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Deadly 2007 Dutch attack on Afghan compound illegal, court rules



A court in the Netherlands orders the country to compensate families of the 20 victims killed in the air strike.

(Al Jazeera) A court in the Netherlands has ruled that a 2007 bombing of a residential compound in Afghanistan by Dutch forces was unlawful, and it ordered the country to pay compensation to the victims’ families.The District Court of The Hague on Wednesday found that the nighttime attack that killed about 20 civilians violated international humanitarian law.

On June 17, 2007, Dutch F-16 fighter jets dropped 28 guided bombs in the central Afghan province of Uruzgan. Eighteen of them landed on walled compounds near the strategic town of Chora.Dutch forces were part of the United States-led coalition that intervened in Afghanistan in the wake of 2001’s deadly 9/11 suicide hijackings of passenger planes. Afghanistan’s Taliban rulers were accused of harbouring al-Qaeda, which was blamed for the attacks in the US.

The Dutch Ministry of Defence had asked prosecutors almost two years ago to look into the Uruzgan bombing after a report by a war veteran questioned its legitimacy.The ministry had argued the buildings were being used by Taliban fighters when the military hit the compound. The court on Wednesday found otherwise.

“The Netherlands was responsible for the shelling of the houses,” it said in a statement. “It was known these houses were inhabited by civilians. The State invoked the fact the Taliban used the houses for military purposes … and thus that the bombing was not unlawful.”

“But the court rules that the State hasn’t sufficiently made clear on what basis it came to the conclusion that these houses were being used by the Taliban; … therefore, the bombing is illegal,” it ruled.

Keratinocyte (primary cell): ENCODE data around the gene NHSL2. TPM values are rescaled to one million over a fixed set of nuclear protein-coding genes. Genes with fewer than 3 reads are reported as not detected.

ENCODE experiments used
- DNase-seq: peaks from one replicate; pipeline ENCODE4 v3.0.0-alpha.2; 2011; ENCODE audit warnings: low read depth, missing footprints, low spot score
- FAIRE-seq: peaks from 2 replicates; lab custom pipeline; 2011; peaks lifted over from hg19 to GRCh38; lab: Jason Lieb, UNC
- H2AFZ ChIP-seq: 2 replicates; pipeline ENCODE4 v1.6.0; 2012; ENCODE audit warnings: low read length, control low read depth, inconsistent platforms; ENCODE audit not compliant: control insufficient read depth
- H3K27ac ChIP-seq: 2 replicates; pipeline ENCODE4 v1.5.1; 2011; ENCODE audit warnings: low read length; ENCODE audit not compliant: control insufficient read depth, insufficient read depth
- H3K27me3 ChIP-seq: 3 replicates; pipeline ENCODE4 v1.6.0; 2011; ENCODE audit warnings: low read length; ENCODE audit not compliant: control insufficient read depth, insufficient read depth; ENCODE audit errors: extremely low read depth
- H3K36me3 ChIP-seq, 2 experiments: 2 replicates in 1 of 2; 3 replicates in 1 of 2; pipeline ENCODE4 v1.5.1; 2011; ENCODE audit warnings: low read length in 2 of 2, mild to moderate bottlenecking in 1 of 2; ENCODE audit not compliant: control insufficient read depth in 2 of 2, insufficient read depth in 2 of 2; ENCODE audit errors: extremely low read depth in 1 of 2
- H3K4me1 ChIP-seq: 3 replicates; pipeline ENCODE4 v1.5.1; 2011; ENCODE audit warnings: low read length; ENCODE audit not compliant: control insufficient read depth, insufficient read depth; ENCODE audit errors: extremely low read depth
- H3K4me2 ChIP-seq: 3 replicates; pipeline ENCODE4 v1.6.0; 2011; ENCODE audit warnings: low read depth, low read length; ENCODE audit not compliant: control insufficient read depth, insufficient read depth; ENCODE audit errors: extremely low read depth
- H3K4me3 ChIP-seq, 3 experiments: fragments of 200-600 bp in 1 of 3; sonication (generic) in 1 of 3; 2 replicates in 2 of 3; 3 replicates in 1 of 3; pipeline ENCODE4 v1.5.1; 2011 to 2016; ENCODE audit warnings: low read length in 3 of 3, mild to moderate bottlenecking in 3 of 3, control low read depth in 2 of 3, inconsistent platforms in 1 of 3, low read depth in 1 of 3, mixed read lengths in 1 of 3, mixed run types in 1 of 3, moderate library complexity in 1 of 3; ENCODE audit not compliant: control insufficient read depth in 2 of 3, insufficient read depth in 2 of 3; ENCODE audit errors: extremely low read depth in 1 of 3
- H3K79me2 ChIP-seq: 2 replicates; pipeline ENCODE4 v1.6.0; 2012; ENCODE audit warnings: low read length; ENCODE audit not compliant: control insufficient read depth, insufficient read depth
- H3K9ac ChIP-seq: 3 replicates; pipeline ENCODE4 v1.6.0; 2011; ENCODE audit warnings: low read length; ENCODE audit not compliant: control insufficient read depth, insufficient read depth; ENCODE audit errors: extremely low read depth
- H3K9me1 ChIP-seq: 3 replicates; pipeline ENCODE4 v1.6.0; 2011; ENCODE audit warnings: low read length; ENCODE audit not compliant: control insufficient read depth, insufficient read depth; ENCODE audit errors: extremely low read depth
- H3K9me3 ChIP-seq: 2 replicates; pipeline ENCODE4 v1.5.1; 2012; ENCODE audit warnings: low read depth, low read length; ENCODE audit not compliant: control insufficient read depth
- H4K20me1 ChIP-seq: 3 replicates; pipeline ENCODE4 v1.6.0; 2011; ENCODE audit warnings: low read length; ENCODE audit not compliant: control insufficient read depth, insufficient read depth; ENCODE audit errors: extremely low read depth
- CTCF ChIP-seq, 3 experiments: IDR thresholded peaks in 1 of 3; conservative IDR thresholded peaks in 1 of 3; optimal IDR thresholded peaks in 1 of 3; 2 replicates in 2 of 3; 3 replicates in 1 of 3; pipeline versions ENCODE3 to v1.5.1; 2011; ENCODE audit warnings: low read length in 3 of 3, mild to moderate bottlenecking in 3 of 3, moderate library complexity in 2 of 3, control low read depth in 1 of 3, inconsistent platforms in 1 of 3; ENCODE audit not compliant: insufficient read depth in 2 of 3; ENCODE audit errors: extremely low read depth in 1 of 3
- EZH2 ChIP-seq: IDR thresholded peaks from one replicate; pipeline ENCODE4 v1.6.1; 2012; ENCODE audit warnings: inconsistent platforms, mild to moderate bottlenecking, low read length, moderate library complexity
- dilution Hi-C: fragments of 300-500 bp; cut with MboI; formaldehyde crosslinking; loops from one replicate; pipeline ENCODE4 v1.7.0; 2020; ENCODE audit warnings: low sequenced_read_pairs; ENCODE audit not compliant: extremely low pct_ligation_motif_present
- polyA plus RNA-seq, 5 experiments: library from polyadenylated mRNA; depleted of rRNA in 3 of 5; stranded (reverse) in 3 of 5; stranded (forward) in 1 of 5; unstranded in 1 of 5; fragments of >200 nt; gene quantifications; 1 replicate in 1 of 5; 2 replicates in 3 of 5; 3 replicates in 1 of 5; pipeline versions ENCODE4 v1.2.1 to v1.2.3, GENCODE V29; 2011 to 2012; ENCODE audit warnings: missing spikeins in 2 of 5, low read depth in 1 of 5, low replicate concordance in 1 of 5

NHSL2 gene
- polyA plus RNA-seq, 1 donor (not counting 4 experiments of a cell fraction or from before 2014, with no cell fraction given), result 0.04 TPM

The court sided with four survivors of the attack who brought a civil suit against the Dutch state for compensation. They were not named in court documents.The victims included the wife, two daughters, three sons and a daughter-in-law of one of the claimants, court papers said.

Dutch government lawyers argued that the Taliban used the compound for military purposes and, although civilians lived there, the attack was justified.But judges said there had been no firing around the compound for at least 15 hours before the bombing.

“The most recent information was already 15 hours old,” the claimants’ lawyer Liesbeth Zegveld told the AFP news agency.

“The intelligence is not of a nature in which one could say, ‘Well, yes please, go ahead with seven bombs,’” the lawyer said.

Judges also ruled on Wednesday that victims should be compensated but amounts would be determined at a later stage.The Dutch defence ministry said it would study the verdict.

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Death threats won’t deter us – EC Chairman




Nimal Punchihewa (Chairman ECSL) picture by PRIYAN DE SILVA
Chairman of the Election Commission of Sri Lanka Nimal Punchihewa told The Island that members of  the election commission won’t be deterred by death threats.
He said that members of the commission  M M Mohamed,  K P P Pathirana and S B Diwarathne have been repeatedly threatened and the police have not been able to apprehend the perpetrators.
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Three people dead after torrential rain in New Zealand




At least three people have died due to flash flodding in Auckland (picture BBC)

BBC reported that at least three people have died and one is missing after New Zealand’s largest city experienced its “wettest day on record” on Friday.

Auckland is said to have received 75% of its usual summer rainfall in just 15 hours.

A local state of emergency was declared as authorities managed evacuations and widespread flooding.

New Zealand’s Prime Minister Chris Hipkins thanked emergency services for their swift response to the disaster.The new prime minister travelled to Auckland, where he also expressed his condolences to the loved ones of those who died in the floods.